a Generalized Iterative Scheme Method for Determining Pulse Sequences and Pulse Sequence Design in NMR Through Fixed Point Theory Analysis.
A method is derived for determining initial pulse sequences for iterative scheme techniques to yield desired responses of a spin system for broadband and narrowband behaviour, through an extension and generalization of the iterative scheme method of Tycko, Pines, and Guckenheimer. In the iterative scheme method of Tycko et al., an iterative scheme is derived that is applied repetitively to an initial pulse sequence to generate a series of iterate sequences. A basin image of the convergent regions corresponding to the fixed points of the scheme is created by computing the iterates for each point in a plane of the propagator space SO(3), and checking for convergence of each point to the fixed points representing the desired response of the spin system. The basin image can be used to help represent how well the iterative scheme, applied successively to an initial pulse sequence, will yield an iterate pulse sequence which gives the desired response. Their original sequence is arbitrarily chosen and can be optimized by computerized variations of the parameters of the hamiltonian of the function applied to the initial sequence, and by then comparing the resultant locus of points in propagator space to the basin image of the fixed points. One major unresolved problem was how to systematically determine an appropriate initial pulse sequence. Since the basin image is determined by the response of the spin system which results from the final iterate sequence, it is shown that starting with an analysis of any basin image, it is possible to work backwards in a systematic fashion to obtain an optimum initial sequence to use for an iterative scheme. Starting with arbitrarily shaped basin images, initial sequences corresponding to the border shapes of convergent regions are analyzed according to generalized equations, which fit both linear and non -linear expansion rates, governing the growth and expansions of the convergent regions of fixed points, according to the evolution of the border shapes. From the border curve one can thus determine the composite rates of expansion of the convergent regions, and therefore determine a corresponding initial sequence.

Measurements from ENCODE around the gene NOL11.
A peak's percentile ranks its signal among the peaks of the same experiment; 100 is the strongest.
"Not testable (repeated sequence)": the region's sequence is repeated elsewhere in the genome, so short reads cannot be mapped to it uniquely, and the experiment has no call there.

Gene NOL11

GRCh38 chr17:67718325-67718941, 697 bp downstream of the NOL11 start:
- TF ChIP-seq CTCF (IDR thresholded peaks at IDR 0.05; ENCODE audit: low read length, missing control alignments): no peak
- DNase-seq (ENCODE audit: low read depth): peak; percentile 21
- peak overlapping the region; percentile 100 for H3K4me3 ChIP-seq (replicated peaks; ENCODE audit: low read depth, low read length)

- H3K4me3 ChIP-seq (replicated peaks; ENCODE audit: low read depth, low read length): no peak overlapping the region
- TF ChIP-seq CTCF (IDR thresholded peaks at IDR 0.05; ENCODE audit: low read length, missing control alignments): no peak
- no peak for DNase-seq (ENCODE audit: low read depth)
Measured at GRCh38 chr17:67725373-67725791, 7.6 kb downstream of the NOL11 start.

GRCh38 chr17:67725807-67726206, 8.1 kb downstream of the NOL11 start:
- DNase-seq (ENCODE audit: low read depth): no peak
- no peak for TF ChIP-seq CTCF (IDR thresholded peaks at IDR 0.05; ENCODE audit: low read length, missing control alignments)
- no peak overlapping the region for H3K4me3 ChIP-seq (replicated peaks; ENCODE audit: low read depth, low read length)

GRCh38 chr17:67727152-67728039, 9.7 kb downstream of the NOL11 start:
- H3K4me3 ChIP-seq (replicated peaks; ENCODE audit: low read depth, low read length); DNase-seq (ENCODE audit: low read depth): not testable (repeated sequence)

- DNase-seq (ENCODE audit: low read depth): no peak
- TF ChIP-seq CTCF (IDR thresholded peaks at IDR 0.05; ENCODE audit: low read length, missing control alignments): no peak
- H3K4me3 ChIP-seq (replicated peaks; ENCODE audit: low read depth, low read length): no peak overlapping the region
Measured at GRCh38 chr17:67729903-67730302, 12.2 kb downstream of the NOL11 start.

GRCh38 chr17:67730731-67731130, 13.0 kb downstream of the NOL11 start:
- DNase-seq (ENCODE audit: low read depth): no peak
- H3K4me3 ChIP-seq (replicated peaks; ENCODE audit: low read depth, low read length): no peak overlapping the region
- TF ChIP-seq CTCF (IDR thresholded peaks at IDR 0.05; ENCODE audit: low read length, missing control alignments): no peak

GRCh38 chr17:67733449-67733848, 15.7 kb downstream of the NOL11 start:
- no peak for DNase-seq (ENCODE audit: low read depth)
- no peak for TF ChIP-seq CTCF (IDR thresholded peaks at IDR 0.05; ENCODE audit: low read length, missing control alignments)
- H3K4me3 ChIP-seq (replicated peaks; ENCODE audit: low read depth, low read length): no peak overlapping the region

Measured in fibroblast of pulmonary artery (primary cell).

- Pub Date:
- January 1990
- Physics: Nuclear